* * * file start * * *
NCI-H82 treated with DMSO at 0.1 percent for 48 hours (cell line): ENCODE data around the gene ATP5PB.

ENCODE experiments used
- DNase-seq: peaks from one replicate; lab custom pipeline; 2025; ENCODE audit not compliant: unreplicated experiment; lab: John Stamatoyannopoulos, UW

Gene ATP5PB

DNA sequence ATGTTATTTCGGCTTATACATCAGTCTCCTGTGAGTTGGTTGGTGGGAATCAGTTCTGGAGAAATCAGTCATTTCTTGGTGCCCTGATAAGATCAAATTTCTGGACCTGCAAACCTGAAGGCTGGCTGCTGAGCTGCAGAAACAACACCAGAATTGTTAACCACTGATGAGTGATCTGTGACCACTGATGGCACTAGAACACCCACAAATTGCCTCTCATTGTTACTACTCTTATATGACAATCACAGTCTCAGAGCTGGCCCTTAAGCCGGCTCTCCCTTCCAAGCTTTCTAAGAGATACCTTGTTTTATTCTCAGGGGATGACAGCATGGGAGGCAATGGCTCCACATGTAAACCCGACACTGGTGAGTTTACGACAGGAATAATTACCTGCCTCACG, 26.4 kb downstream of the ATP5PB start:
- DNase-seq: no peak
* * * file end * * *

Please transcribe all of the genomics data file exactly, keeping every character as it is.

NCI-H82 treated with DMSO at 0.1 percent for 48 hours (cell line): ENCODE data around the gene ATP5PB.

ENCODE experiments used
- DNase-seq: peaks from one replicate; lab custom pipeline; 2025; ENCODE audit not compliant: unreplicated experiment; lab: John Stamatoyannopoulos, UW

Gene ATP5PB

DNA sequence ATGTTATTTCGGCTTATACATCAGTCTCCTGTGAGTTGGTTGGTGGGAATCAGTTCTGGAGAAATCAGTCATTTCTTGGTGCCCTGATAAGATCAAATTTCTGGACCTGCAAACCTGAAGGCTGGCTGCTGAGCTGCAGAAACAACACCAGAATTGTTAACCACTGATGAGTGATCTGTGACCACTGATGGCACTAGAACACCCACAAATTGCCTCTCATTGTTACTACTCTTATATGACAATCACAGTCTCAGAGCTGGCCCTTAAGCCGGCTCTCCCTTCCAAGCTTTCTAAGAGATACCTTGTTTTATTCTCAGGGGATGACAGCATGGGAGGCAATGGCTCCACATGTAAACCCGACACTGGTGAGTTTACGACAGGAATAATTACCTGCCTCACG, 26.4 kb downstream of the ATP5PB start:
- DNase-seq: no peak